Progress in Years 1 and 2 of the Project. The effects of Fe and Ni (alone and in combination) on hypoxic stress induction and IL-8 production were investigated in the human lung epithelial 1HAEo- cell line. Exposure to NiSO4 produced hypoxic stress-as measured by induction of hypoxia-inducible NDRG-1/Cap43 protein-and significantly induced IL-8 production by the cells. Similarly, hypoxic stress and IL-8 production were induced by the Fe chelator desferoxamine (DFX), suggesting that Ni may somehow interfere with Fe metabolism. The potential cross-regulatory relationship between these two metals was borne out by a study showing that Ni-induced expression of hypoxic genes and IL-8 production could be antagonized by pretreatment of the cells with Fe. Interestingly, co-exposure with Fe and Ni did not significantly change the uptake of either ferrous (Fe2+) or ferric (Fe3+) forms of iron. However, it was noted that co-exposures caused the cells to attain high intracellular levels of Ni, often at levels that exceeded that of Fe. It is possible that Ni inside the cell may have become substituted for Fe in one of several Fe-containing enzymes/proteins, including dioxygeneses. This substitution, in turn, could lead to inhibition of the activity of the enzymes/proteins and the activation and/or induction of HIF-1 and other transcription factors. Secretion of IL-1ß, IL-6, and TNFalpha by Ni or Fe was not affected; however, treatment of the cells with other PM components or standard particle (such as carbon black and sulfates) was efficient in inducing these cytokines.

Future Activities:

We will continue to advance the objectives of this research project and to investigate the effects of co-exposure to Fe and Ni.

Journal Articles:

No journal articles submitted with this report: View all 3 publications for this subproject

Supplemental Keywords:

air pollution, air pollutants, particulate matter, PM, fine particles, PM2.5, lung hypoxia, PM-induced health effects, health effects, respiratory effects, pulmonary effects, ambient PM, respiratory diseases, cardiovascular diseases, transition metals, iron, Fe, nickel, Ni, vanadium, V, magnesium, Mg, calcium, Ca, soluble sulfates, residual oil fly ash, ROFA, inflammation, fibrosis, alveolar macrophage hyperplasia, HIF-1 transcription factor, hypoxia-inducible gene expression, hypoxic stress, cytokines., RFA, Health, PHYSICAL ASPECTS, Scientific Discipline, Air, ENVIRONMENTAL MANAGEMENT, particulate matter, Environmental Chemistry, Health Risk Assessment, Risk Assessments, Physical Processes, Environmental Monitoring, Atmospheric Sciences, Risk Assessment, ambient air quality, atmospheric particulate matter, particulates, atmospheric particles, chemical characteristics, toxicology, ambient air monitoring, acute lung injury, airborne particulate matter, environmental risks, exposure, epidemelogy, lung hypoxia, air pollution, aerosol composition, atmospheric aerosol particles, pulmonary hypertension, human exposure, PM, airway contractile properties, exposure assessment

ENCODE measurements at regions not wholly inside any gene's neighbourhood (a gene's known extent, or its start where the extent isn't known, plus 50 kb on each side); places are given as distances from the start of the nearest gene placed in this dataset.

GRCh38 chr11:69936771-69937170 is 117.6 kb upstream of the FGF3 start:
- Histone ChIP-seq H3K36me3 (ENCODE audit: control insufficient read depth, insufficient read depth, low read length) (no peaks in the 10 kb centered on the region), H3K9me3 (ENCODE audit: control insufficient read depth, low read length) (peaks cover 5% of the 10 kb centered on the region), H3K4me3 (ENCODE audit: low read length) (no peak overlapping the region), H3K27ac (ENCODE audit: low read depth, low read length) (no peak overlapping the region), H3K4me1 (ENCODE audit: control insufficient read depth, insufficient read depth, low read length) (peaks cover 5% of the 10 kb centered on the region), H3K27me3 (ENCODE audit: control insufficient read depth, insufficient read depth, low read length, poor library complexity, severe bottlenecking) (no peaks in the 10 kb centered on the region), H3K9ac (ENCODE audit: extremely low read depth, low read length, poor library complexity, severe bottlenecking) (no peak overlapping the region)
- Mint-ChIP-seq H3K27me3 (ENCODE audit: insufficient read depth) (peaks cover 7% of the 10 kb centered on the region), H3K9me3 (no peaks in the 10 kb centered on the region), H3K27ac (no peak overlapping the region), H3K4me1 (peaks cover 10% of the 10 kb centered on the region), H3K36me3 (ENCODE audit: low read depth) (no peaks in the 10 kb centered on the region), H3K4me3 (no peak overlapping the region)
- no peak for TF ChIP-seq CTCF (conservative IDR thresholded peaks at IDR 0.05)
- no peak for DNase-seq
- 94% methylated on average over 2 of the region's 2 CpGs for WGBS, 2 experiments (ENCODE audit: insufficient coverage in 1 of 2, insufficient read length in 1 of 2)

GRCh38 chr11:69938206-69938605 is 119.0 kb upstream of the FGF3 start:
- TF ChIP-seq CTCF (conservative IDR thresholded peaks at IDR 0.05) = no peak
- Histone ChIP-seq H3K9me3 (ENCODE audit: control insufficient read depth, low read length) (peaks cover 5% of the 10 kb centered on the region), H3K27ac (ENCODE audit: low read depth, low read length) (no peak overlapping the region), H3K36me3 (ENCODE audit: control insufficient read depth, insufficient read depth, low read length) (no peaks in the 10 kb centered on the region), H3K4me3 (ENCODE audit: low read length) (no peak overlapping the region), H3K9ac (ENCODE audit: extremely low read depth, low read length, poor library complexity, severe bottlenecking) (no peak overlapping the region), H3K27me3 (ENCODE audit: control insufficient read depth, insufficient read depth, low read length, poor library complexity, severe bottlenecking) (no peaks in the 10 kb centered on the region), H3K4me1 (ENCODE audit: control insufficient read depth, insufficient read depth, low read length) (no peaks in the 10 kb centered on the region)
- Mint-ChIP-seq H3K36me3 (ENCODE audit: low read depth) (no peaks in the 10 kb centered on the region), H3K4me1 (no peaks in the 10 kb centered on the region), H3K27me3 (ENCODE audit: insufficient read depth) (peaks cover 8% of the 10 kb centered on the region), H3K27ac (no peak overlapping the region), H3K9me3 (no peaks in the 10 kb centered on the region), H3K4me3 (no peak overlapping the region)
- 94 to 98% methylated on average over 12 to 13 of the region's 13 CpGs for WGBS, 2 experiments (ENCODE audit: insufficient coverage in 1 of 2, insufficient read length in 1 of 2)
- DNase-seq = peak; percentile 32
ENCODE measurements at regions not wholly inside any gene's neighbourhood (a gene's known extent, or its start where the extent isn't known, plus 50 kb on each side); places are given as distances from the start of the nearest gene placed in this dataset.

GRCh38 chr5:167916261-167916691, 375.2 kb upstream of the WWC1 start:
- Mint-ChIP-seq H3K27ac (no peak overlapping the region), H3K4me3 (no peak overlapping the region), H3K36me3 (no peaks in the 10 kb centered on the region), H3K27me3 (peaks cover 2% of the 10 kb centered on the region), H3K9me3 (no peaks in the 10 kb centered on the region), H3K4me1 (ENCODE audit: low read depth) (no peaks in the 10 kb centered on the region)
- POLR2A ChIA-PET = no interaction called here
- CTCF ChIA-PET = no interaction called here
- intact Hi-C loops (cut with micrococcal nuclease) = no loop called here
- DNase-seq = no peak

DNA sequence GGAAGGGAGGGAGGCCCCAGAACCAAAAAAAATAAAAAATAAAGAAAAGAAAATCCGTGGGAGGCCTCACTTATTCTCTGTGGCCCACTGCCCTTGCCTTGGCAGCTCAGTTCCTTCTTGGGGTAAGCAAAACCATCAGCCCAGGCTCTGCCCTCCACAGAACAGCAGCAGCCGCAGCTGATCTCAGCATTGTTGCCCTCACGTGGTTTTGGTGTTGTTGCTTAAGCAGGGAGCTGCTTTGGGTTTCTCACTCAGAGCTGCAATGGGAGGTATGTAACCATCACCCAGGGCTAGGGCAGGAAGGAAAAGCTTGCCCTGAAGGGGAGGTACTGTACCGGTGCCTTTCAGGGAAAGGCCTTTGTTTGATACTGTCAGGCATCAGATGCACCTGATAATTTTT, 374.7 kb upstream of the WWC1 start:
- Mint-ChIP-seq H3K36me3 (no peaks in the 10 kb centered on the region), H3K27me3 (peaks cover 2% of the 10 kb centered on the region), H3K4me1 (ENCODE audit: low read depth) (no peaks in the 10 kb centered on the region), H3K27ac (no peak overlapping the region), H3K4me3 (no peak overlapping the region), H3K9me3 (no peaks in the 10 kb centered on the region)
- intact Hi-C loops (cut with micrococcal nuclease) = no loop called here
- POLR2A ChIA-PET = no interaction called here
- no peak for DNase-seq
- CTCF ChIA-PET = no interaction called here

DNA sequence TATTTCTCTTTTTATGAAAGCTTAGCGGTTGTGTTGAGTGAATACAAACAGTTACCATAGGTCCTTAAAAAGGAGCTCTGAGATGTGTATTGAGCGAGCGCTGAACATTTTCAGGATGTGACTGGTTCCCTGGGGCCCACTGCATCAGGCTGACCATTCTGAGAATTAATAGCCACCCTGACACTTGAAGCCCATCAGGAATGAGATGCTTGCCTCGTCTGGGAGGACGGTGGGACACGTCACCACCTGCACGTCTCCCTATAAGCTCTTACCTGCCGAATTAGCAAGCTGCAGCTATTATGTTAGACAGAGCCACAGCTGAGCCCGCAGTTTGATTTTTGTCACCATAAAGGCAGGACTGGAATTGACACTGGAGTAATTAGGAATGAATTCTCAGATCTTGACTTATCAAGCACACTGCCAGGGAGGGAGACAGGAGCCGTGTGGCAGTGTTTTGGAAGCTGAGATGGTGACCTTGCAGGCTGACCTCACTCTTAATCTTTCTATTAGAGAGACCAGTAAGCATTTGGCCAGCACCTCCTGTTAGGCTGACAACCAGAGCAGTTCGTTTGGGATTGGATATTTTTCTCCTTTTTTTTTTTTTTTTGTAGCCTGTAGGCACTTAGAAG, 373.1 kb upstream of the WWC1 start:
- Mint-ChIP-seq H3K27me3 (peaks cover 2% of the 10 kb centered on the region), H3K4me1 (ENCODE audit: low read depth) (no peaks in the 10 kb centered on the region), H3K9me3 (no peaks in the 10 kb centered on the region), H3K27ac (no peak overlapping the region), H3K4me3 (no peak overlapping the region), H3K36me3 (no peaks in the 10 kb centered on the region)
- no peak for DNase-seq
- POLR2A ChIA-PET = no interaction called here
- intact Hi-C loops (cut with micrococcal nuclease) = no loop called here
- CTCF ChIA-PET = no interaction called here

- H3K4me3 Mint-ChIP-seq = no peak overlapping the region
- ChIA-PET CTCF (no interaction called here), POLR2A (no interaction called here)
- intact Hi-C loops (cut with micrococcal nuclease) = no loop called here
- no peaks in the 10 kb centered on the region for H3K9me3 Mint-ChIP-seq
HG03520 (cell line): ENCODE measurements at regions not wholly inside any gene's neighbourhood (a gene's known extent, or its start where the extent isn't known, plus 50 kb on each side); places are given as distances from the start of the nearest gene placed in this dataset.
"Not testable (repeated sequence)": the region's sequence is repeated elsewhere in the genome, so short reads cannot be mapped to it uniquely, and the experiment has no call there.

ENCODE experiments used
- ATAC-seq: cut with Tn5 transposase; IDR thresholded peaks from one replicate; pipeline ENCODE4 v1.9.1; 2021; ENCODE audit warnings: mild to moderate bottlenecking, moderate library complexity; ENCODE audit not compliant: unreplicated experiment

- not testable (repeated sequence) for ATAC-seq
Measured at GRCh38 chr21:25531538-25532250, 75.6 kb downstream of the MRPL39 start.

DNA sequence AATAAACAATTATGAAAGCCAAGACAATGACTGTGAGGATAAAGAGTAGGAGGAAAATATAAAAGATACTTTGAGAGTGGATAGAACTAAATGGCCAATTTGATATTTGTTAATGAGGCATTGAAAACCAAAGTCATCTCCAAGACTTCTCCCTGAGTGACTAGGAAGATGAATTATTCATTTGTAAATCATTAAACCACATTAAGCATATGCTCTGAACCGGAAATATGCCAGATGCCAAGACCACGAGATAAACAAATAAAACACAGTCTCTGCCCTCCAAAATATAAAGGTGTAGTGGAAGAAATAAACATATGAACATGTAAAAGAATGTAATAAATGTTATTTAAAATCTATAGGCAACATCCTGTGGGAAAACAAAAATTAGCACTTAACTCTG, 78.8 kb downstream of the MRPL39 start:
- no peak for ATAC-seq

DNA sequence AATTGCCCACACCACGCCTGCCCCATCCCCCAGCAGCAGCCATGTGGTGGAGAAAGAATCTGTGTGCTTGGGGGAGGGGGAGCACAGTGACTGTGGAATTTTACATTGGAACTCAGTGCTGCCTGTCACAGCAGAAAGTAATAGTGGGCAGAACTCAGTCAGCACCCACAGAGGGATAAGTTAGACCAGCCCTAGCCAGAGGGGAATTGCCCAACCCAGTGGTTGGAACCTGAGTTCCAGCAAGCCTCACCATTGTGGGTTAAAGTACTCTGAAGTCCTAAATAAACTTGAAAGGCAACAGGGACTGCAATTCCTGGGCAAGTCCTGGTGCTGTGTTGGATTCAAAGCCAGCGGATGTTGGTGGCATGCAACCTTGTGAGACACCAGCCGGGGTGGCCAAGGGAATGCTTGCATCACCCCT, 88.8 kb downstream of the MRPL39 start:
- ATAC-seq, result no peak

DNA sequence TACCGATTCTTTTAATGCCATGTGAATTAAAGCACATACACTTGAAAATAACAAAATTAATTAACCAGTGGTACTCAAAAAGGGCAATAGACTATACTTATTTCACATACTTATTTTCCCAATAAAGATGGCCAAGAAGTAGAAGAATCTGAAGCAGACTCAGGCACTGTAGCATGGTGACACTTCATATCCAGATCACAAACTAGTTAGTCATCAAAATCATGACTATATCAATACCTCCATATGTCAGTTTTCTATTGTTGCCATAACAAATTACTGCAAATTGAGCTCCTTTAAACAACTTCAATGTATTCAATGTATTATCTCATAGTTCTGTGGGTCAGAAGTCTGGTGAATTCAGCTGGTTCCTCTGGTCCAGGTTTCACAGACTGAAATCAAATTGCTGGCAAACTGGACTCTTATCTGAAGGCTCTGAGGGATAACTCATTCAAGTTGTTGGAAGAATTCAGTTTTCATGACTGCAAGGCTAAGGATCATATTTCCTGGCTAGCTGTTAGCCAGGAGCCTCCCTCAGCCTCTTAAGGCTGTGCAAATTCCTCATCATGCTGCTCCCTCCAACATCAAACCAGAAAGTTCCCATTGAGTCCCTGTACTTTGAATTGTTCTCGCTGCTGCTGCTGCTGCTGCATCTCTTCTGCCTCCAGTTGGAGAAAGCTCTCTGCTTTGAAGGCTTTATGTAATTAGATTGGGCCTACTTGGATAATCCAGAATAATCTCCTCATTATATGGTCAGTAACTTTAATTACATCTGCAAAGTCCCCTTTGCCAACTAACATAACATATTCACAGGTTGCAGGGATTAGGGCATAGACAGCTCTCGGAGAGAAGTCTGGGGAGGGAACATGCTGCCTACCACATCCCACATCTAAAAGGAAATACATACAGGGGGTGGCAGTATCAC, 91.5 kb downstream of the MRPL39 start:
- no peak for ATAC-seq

Relevant Websites:

http://charlotte.med.nyu.edu/epa-pm-center/ Exit

Progress and Final Reports:

Original Abstract
  • 1999
  • 2000
  • 2001 Progress Report
  • 2003 Progress Report
  • 2004
  • Final Report

  • Main Center Abstract and Reports:

    R827351    EPA NYU PM Center: Health Risks of PM Components

    Subprojects under this Center: (EPA does not fund or establish subprojects; EPA awards and manages the overall grant for this center).
    R827351C001 Exposure Characterization Error
    R827351C002 X-ray CT-based Assessment of Variations in Human Airway Geometry: Implications for Evaluation of Particle Deposition and Dose to Different Populations
    R827351C003 Asthma Susceptibility to PM2.5
    R827351C004 Health Effects of Ambient Air PM in Controlled Human Exposures
    R827351C005 Physicochemical Parameters of Combustion Generated Atmospheres as Determinants of PM Toxicity
    R827351C006 Effects of Particle-Associated Irritants on the Cardiovascular System
    R827351C007 Role of PM-Associated Transition Metals in Exacerbating Infectious Pneumoniae in Exposed Rats
    R827351C008 Immunomodulation by PM: Role of Metal Composition and Pulmonary Phagocyte Iron Status
    R827351C009 Health Risks of Particulate Matter Components: Center Service Core
    R827351C010 Lung Hypoxia as Potential Mechanisms for PM-Induced Health Effects
    R827351C011 Urban PM2.5 Surface Chemistry and Interactions with Bronchoalveolar Lavage Fluid (BALF)
    R827351C012 Subchronic PM2.5 Exposure Study at the NYU PM Center
    R827351C013 Long Term Health Effects of Concentrated Ambient PM2.5
    R827351C014 PM Components and NYC Respiratory and Cardiovascular Morbidity
    R827351C015 Development of a Real-Time Monitoring System for Acidity and Soluble Components in Airborne Particulate Matter
    R827351C016 Automated Real-Time Ambient Fine PM Monitoring System